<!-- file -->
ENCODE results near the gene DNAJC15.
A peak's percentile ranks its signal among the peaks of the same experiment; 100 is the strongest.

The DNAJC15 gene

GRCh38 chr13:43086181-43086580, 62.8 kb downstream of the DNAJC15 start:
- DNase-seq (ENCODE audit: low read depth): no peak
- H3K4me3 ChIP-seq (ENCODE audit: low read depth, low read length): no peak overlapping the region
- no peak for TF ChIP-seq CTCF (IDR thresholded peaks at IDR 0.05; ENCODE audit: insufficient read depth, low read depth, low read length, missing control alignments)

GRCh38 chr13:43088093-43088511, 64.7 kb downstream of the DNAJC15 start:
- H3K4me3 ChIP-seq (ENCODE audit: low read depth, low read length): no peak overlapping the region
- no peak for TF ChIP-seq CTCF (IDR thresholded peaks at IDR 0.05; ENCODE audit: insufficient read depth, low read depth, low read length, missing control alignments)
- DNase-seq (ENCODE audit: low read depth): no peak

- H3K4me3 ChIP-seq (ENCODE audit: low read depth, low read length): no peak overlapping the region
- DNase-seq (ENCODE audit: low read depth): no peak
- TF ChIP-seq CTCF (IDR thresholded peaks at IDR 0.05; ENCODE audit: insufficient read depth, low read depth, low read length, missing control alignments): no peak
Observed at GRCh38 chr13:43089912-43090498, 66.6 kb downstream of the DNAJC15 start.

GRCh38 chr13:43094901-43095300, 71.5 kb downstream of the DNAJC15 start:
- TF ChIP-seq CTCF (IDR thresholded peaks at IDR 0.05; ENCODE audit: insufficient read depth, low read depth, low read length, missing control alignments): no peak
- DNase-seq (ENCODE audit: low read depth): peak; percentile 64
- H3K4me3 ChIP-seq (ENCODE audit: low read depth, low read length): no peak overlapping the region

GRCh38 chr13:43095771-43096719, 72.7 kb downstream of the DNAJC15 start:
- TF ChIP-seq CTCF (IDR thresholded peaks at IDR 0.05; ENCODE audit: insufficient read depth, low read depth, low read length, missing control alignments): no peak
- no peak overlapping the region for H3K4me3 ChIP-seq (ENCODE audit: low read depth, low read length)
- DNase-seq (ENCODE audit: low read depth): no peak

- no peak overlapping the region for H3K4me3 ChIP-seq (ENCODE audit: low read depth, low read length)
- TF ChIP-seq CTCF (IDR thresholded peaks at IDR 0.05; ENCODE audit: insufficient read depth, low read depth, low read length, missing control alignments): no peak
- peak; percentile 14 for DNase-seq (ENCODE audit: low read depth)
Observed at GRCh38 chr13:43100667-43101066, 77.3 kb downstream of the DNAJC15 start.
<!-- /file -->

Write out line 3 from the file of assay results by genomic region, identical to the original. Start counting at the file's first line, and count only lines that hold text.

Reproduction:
The DNAJC15 gene